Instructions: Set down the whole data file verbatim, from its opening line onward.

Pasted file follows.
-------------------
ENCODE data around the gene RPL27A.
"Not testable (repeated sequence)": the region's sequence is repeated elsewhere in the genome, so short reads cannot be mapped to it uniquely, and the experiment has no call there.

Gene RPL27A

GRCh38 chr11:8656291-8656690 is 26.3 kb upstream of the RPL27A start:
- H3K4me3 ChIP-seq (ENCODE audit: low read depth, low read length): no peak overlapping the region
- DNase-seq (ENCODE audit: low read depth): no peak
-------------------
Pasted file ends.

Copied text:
ENCODE data around the gene RPL27A.
"Not testable (repeated sequence)": the region's sequence is repeated elsewhere in the genome, so short reads cannot be mapped to it uniquely, and the experiment has no call there.

Gene RPL27A

GRCh38 chr11:8656291-8656690 is 26.3 kb upstream of the RPL27A start:
- H3K4me3 ChIP-seq (ENCODE audit: low read depth, low read length): no peak overlapping the region
- DNase-seq (ENCODE audit: low read depth): no peak